Module 2: Section 4
This Section deals with two minor but important features of legislative texts: punctuation and the capitalisation of words.
We often take punctuation very much for granted. It only becomes a matter of interest if it is poorly done. Although legislation does not have special punctuation, its features place special demands on punctuation and legislative counsel are expected to follow conventions as to preferred usages for legislation, often dictated by the drafting practices in their jurisdiction. The same is true for capital letters.
By the end of this Section, you should be able to comply with standard drafting conventions in your jurisdiction in relation to punctuating legislative sentences and the use of capital letters.
This Section is divided into two subsections organised in terms of a series of questions:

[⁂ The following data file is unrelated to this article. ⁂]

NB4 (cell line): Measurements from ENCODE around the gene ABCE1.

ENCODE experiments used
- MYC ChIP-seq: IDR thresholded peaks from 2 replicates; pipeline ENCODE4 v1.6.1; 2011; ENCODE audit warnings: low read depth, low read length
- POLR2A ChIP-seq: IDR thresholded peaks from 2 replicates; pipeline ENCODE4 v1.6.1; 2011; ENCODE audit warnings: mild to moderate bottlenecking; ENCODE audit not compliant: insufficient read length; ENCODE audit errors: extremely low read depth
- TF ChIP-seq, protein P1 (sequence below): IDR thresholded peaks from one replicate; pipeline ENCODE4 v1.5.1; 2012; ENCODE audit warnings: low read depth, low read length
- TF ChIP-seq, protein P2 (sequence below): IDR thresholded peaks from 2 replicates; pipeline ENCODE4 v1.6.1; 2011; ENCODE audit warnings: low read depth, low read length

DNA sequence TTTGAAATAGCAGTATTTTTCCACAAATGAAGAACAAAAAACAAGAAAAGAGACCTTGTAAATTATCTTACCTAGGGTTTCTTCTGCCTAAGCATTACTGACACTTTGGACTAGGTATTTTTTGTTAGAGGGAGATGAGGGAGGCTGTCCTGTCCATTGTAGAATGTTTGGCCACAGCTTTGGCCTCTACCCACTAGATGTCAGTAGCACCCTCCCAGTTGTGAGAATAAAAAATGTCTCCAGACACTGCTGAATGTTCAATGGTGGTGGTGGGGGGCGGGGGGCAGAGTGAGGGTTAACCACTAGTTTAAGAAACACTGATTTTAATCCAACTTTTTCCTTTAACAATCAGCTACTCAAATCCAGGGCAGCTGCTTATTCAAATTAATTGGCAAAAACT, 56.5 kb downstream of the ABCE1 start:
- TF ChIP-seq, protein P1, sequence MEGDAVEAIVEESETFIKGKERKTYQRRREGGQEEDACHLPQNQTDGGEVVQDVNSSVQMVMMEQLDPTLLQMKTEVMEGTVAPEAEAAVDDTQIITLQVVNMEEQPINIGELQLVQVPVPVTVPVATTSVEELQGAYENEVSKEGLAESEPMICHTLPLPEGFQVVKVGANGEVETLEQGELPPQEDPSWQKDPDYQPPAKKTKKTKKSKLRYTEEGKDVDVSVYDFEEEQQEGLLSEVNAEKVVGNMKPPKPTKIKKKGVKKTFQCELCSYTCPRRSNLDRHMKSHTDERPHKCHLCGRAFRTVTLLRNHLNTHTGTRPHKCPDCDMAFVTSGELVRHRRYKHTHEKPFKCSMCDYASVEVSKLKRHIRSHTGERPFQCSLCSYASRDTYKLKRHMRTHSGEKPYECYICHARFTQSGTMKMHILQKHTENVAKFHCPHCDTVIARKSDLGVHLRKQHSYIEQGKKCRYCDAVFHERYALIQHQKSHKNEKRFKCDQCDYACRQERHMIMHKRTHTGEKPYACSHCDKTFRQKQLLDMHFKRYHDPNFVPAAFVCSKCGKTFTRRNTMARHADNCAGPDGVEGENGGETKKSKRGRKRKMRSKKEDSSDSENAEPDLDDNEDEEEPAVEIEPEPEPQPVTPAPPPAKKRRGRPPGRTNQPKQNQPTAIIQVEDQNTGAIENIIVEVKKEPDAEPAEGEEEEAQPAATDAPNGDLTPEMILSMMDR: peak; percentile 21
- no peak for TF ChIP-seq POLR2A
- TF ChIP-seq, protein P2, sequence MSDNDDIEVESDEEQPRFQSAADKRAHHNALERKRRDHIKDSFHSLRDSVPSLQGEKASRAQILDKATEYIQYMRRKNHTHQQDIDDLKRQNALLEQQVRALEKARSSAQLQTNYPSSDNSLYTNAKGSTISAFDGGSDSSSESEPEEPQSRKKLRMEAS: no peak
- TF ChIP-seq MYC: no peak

This Section is written on the basis that you are familiar with the standard punctuation marks and when to use them for general purposes. But you may find it helpful to remind yourself of those matters by reading the appropriate section of a standard grammar manual.
This Section in part is designed to increase your awareness of drafting practices in your jurisdiction with respect to punctuation and capital letters. For that reason, we have provided a considerable number of activities to encourage you to look at your own jurisdiction’s legislation. We have also provided many examples and several exercises to assist you in developing good practices.
Once you are familiar with what is standard practice, and why it is, you should readily recognise the places where punctuation is needed and the form it should take. Your aim is to make this second nature, so that you provide what is needed automatically without need for thought. This Section is available for reference if you are unclear on any particular occasion.